The Coca-Cola Australia Foundation is inviting environmental organisations to apply for a new grant focussed on tackling the issue of marine pollution in Australia.
Submissions will be open from 19 to 30 August with the successful organisation receiving up to $600,000 over a three-year period.
Funding is available to organisations that are working on solutions to tackle the issue of marine pollution in Australian coastal and inland waterways. This reflects the Coca-Cola Australia Foundation’s new mission to create possibilities for a brighter, more sustainable future for Australians today and for generations to come.
Christine Black, Coca-Cola Australia Foundation Board Member and Director of Sustainability at Coca-Cola Australia, said: “Coca-Cola in Australia is committed to keeping plastic from ending up in the ocean or landfill.
“We recognise no one organisation can solve the issue of marine pollution alone. We’re working with many partners locally and globally to help achieve our vision of creating a world without waste.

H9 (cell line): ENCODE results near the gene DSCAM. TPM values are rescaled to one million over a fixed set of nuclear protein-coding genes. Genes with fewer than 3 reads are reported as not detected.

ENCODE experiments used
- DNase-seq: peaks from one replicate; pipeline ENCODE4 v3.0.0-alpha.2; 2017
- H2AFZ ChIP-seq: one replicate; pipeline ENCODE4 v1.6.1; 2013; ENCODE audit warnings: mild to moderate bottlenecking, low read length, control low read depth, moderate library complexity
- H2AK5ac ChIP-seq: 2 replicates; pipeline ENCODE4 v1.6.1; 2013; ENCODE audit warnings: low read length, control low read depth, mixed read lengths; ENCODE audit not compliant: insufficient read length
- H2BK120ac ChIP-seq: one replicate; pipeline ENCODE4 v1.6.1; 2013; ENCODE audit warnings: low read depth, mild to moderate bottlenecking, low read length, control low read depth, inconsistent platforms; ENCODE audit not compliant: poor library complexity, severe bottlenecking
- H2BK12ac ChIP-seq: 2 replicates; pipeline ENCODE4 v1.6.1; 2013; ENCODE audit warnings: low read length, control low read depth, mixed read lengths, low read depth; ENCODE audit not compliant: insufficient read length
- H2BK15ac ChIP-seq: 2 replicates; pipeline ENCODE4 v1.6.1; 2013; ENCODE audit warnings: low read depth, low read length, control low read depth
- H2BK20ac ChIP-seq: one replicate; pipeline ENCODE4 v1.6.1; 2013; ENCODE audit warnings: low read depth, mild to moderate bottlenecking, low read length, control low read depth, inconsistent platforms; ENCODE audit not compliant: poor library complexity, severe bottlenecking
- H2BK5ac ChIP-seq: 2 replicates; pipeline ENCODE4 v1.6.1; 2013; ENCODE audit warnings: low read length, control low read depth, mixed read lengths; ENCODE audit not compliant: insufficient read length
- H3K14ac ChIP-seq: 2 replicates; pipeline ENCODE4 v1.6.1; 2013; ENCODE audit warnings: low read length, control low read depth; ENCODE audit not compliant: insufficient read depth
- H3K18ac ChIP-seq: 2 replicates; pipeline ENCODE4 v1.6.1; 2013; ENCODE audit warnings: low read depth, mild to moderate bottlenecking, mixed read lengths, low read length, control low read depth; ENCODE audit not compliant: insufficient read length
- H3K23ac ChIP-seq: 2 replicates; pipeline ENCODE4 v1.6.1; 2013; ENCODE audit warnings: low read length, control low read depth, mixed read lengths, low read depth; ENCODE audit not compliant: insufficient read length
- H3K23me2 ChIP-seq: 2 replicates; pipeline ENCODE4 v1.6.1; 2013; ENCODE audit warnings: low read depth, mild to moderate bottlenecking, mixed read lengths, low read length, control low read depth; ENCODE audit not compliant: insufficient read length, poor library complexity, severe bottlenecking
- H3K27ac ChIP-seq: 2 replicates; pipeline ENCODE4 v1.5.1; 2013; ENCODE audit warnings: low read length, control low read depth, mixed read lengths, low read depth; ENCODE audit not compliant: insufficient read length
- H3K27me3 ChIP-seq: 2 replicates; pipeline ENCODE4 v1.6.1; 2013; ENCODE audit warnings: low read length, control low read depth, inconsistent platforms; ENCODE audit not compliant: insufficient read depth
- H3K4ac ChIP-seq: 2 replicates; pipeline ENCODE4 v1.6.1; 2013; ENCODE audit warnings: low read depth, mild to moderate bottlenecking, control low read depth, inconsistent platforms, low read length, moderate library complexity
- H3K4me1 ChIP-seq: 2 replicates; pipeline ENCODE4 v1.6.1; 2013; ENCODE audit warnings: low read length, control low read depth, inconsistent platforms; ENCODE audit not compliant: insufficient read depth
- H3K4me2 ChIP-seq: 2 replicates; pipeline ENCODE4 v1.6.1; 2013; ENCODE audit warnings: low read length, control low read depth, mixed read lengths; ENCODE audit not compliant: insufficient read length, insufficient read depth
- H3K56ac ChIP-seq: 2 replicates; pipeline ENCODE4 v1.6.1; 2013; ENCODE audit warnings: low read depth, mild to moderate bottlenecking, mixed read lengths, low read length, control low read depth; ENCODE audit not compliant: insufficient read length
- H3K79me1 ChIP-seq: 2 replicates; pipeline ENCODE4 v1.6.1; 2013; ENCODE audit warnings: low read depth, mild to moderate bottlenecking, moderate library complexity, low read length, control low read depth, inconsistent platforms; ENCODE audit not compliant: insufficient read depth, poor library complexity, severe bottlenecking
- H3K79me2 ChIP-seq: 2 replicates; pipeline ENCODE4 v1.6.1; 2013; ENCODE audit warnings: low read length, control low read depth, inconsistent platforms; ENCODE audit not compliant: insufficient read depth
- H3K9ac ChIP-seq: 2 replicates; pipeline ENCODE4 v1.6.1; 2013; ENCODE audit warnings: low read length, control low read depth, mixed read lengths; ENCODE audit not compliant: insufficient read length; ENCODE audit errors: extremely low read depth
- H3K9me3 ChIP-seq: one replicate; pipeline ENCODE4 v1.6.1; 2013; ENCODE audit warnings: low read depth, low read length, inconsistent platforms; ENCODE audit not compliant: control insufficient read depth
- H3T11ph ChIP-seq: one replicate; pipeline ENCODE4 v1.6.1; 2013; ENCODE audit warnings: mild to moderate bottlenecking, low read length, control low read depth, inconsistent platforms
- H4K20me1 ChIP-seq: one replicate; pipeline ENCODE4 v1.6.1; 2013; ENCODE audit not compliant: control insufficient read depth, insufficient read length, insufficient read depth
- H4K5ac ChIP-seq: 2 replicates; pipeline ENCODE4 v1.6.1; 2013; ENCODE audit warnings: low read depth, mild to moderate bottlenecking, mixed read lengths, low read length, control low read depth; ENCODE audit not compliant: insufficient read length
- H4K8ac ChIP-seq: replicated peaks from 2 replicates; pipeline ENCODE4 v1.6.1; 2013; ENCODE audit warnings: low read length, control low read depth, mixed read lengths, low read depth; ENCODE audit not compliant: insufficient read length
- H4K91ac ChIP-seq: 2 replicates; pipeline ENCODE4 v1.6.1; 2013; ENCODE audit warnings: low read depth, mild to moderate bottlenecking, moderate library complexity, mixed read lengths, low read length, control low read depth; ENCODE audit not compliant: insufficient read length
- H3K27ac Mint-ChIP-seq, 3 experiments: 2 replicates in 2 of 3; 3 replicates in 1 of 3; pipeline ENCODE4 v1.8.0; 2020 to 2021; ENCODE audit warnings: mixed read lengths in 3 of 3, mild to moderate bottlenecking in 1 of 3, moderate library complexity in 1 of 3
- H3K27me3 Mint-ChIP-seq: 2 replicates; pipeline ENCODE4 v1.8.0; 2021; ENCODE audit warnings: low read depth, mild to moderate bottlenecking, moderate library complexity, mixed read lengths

“We are pleased to announce that the Coca-Cola Australia Foundation’s new mission is focussed on creating a sustainable future for all Australians and we look forward to supporting a new flagship partner.”
As part of its World Without Waste vision, Coca-Cola aims to collect and recycle the equivalent of every bottle or can the company sells globally by 2030; ensuring they do not end up in waterways or landfill. This is supported by the company’s commitment to sustainable packaging, with 70 per cent of its plastic bottles in Australia to be made entirely from recycled plastic by the end of 2019.
This new grant is part of the Coca-Cola Australia Foundation’s Flagship round of funding and is in addition to the 2019 Employee Connected Grants Program. A total of 31 Australian charities are set to receive a share of $700,000 this year, nominated by Coca-Cola Australia and Coca-Cola Amatil employees. This will bring the Foundation’s total number of funds donated via its charity grant programs since 2002 to over $15 million.